Fruit Preserves All The Basics
Equipment and Supplies Needed for Fruit Preserves
Any reasonably well equipped kitchen will have most of the utensils needed for preserving fruits. The only essential equipment that may be missing is a supply of mason jars for storing the fruit preserves. A few special utensils are recommended, but you can substitute common household items for these.
Fruit Preserves Equipment
The most important piece of equipment for fruit preserves is a large cooking pot. It should be made of heavy aluminum, stainless steel, or unchipped enamel. The pot must be large enough to hold three times the amount of fruit you are putting into it. Otherwise, the food might boil over. You will also need another large pot for sterilizing the mason jars and a small saucepan for sterilizing the jar caps.
A Large Cooking Pot Is Essential
The jars for most fruit preserves must be processed in boiling water to keep the fruit from spoiling during storage. Special boiling-water-bath canners are available. These are large pots with tight covers and baskets that separate the jars and hold them off the bottom of the pot.
You can, however, use any large covered pot with a rack on the bottom; just use some kind of utensil to separate the jars and to keep them from failing over or bumping into each other. The pot should be deep enough to allow at least 3 inches of headspace above the jars. Special jar lifters are available for handling the hot jars.
For making jelly, you will need jelly bags and a stand for the bags. A jelly bag is simply a bag of thin cloth used to juice the fruit. The stand is a wire frame that holds the bag open above a bowl. You can substitute a piece of muslin or finely woven cheesecloth laid in a colander.
A jelly, candy, or deep_fat thermometer is ideal for ascertaining the jelling point of fruit juice, bur it is not essential. For making jams and fruit butters you will need a food mill to reduce the fruit to a pulp.
A food mill is a colander through which food is pressed by means of a plate attached to a rotating handle. If you do not have a food mill, you can press the food through a sieve or strainer with a pestle or wooden spoon.
You will also need an assortment of small utensils, including a wooden spoon for stirring, a paring knife, measuring cups and spoons, a slotted spoon, a ladle, and tongs for handling hot lids.
You may also need a kitchen scale.
Cooking the fruit
Fruit is preserved by cooking it with sugar or sweetened vinegar and sealing it in airtight sterilized jars. Most fruit spreads are jelled to some extent.
The jelling is brought about by the interaction of the sugar with the natural pectin and acid of the fruit. Fruits that are low in acid must have a little lemon juice added to them.
Fruits that are low in pectin – including blueberries, strawberries, peaches, apricots, and cherries – must have commercial pectin added to them if they are to be used for jellies or other firm spreads.
Pectin must be added and cooked before the sugar is added, but liquid pectin must be added after the sugar has been added and the juice brought to a boil.
To make jelly without adding pectin, boil the sugared fruit juice rapidly until it reaches the setting point – 8 degrees F (13 degrees C) above the boiling point of water. Although the standard boiling point of water is 212 F (100 degrees C), it varies with different altitudes and atmospheric conditions, so check it before making the jelly.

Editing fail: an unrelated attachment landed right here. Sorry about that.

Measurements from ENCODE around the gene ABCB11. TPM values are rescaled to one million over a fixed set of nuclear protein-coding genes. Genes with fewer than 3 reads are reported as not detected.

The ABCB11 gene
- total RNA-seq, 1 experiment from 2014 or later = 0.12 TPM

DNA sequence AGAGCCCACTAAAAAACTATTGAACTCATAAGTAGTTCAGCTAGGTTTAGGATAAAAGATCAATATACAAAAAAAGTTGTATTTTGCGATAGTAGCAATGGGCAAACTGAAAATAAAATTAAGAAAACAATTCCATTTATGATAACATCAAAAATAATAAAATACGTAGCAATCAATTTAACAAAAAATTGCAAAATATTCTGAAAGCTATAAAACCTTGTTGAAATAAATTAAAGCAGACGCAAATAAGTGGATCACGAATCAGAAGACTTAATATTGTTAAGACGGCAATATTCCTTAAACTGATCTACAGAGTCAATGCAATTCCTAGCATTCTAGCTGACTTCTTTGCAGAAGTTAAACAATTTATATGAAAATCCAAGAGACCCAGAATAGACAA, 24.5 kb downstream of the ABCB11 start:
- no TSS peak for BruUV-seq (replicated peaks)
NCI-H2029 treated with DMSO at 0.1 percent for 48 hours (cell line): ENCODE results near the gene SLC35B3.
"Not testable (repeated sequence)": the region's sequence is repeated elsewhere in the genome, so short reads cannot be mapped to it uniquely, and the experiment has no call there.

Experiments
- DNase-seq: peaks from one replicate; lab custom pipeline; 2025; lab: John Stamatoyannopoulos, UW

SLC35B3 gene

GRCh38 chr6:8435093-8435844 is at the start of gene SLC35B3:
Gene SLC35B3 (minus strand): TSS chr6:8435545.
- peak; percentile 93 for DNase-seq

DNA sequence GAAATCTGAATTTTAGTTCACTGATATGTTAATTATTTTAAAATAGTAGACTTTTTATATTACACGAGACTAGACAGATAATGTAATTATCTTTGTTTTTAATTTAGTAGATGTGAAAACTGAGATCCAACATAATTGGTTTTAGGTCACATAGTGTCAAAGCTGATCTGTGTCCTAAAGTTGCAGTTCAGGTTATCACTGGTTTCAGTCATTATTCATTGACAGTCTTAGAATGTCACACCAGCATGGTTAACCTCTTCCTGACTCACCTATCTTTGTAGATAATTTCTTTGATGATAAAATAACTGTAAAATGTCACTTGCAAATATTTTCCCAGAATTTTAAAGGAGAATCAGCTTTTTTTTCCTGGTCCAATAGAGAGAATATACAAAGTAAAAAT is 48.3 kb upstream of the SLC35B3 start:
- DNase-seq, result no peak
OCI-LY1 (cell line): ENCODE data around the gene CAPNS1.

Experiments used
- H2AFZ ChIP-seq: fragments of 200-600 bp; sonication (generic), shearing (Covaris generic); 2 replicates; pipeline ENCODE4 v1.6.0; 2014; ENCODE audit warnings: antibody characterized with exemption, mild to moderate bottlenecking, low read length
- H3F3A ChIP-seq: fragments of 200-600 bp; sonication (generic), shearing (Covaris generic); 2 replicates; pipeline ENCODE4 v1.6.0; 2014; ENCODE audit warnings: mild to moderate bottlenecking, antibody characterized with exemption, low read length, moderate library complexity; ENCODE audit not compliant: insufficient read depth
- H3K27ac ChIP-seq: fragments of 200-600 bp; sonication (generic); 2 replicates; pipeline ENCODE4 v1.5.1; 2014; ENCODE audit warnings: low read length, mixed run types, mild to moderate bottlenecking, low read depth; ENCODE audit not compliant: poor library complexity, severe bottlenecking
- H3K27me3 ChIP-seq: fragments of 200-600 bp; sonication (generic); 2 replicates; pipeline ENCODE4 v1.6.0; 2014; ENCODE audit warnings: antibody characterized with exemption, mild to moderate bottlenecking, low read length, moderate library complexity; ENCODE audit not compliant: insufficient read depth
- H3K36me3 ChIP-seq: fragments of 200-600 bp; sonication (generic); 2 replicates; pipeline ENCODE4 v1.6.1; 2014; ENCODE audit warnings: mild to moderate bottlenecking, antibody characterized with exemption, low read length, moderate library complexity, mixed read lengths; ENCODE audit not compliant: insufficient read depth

When using a thermometer, make sure its bulb is completely submerged but not touching the pan. Always read the thermometer at eye level. If you have no thermometer, test the setting point by picking up some juice in a spoon, cooling it slightly, and letting it fall back into the pan. If the juice forms two drops that run together and fall off the spoon in a sheet, the jelly is ready.
Filling and Processing Mason Jars
As soon as the fruit has finished cooking, it must be put into containers at once and sealed quickly. Otherwise, bacteria may enter the fruit preserve and cause it to spoil.
The containers must also be free of bacteria when you put the preserve into them. Sterilize the jars ahead of time and have them ready for filling by the time the preserve is finished cooking. Just before you begin the final cooking of the preserve, examine the jars you will be using and discard any that have cracks or nicks.
Put the good jars into a large pot and boil them for l0 minutes, then let them sit in the hot water. Just before the preserve is ready, remove them from the water with a jar lifter, shake out the excess water, and stand them upside down on a towel to drain.
Mason Jars For You
Similarly, you must sterilize the jar caps. Put the caps in a saucepan with water and bring the water almost to the boiling point, then turn off the heat and let the caps sit in the hot water until they are needed.
The most common type of container and the easiest to use is the jar with the two-piece vacuum cap. Another popular jar has a glass top that is held down by wire bails.
Jelly can be put into jelly glasses and sealed with a thin layer of paraffin. Follow the manufacturer’s directions if any other type of container is used.
After the containers have been sealed, they must be processed in a boiling-water bath, unless they contain jelly. Jelly is the only type of preserve that is not processed. If you live at a high altitude, add 1 minute to the processing time called for in the recipes for every 1,000 feet above sea level. This will compensate for the fact that water boils at a lower temperature at higher altitudes.
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Reference: Readers Digest Crafts & Hobbies – A Step-by-Step guide to Creative Skills.